Nick Cave and the Bad Seeds
With jet black hair slicked back and a few buttons undone on his shirt, Nick Cave looks like a character that could be either villainous or a harsh anti-hero good guy. His music is similar in that even when it’s on the pretty side, it’s dark. Where the Wild Roses Grow, which features Kylie Minogue, is achingly beautiful but feels less like a flower in full-bloom than one wilting — not a huge surprise given it comes from an album called Murder Ballads. On the other hand he can get downright nightmarish, as he does on the likes of the title track from the Bad Seeds’ debut LP From Her to Eternity. The likes of Cannibal’s Hymn from 2004’s excellent double LP Abattoir Blues/The Lyre of Orpheus split the difference and are all the better for it.
READ THIS: 18 of the most evil songs that aren’t metal
Phil Elverum’s black metal “aha!” moment was hearing Xasthur’s Subliminal Genocide album, though both lo-fi acts’ careers are essentially mirrors of each other. While Malefic (Scott Conner) began with oppressive suicidal depressive black metal before switching to neofolk following a five-year hiatus, Mount Eerie began in the folk realm before incorporating black metal influences, especially on 2009’s Wind’s Poem. What’s more impressive, though, is the bleakness that comes through in his softer side, such as on Forest Fire from 2017’s A Crow Looked at Me. That level of oppressive bleakness has made the band much appreciated within the metal scene, even as they remain firmly folkish.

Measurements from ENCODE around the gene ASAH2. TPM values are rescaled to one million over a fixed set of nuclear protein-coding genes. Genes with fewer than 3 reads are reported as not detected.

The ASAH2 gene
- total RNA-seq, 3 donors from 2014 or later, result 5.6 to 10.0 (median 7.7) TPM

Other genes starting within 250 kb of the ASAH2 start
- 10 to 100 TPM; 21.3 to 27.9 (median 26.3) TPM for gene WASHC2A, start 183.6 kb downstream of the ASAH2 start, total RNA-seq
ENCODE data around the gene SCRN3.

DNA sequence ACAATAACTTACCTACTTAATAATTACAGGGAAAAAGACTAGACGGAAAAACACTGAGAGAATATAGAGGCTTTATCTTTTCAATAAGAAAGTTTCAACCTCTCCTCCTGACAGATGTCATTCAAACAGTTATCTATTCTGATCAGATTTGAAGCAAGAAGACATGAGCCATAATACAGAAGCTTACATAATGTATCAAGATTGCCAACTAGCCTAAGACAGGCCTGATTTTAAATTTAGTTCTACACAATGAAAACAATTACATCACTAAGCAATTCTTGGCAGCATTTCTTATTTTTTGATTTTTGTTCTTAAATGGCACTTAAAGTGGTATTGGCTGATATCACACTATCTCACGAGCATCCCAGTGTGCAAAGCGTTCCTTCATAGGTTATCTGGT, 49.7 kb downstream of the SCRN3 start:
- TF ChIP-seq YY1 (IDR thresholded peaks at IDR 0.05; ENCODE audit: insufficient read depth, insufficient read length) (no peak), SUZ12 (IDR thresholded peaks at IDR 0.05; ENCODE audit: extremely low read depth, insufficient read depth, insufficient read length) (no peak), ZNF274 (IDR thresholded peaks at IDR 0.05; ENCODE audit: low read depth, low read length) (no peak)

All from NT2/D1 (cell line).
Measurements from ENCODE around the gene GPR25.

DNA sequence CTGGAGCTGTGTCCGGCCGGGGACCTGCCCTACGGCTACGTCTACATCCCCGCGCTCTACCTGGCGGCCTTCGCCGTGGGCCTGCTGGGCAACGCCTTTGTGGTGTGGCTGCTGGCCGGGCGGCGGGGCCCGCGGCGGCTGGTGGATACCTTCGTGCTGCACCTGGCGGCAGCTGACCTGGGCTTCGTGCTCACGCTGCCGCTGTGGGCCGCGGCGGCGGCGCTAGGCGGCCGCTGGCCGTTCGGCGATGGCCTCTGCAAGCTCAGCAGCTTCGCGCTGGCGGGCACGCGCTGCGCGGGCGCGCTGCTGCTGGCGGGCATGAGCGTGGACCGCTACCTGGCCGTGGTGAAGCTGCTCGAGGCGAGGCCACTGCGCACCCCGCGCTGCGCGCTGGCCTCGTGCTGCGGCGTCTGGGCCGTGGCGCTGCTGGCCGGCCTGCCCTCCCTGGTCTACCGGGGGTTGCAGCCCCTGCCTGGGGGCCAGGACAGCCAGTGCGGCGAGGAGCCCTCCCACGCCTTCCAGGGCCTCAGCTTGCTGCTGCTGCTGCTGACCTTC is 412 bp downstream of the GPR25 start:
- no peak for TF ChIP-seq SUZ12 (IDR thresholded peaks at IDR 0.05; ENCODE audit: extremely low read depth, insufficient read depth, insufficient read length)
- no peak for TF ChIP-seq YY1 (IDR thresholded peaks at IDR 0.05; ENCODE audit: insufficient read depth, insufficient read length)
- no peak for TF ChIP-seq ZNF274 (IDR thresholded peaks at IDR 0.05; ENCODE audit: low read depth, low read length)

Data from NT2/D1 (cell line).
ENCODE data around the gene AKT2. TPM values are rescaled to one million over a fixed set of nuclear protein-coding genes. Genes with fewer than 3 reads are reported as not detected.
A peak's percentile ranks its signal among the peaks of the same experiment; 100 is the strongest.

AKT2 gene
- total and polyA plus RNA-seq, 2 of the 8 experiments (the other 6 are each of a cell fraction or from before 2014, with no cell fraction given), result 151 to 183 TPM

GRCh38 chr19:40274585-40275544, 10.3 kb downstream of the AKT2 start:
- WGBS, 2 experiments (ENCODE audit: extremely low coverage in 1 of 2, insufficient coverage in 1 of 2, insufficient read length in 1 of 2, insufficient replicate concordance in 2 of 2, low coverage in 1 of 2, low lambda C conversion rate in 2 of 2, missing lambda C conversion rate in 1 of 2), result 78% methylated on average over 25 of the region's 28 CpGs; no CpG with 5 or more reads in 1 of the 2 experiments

Oddly enough, Chelsea Wolfe’s middle name is Joy, but you’d never know it from her ominous doom- and gloom- laden folk. She’s steadily incorporated more and more of her metal side, especially on 2017’s devastating Hiss Spun, but latest LP Birth of Violence is a return to her stripped-down roots. Even then, metalheads will no doubt continue to eat up her tender pondering, driven by her inky sense of darkness and stark humanity. Given collaborations with members of Converge, Isis, Russian Circles and more, it’s clear Wolfe hasn’t just earned the respect of heavy music fans but some of its most exciting creators, too.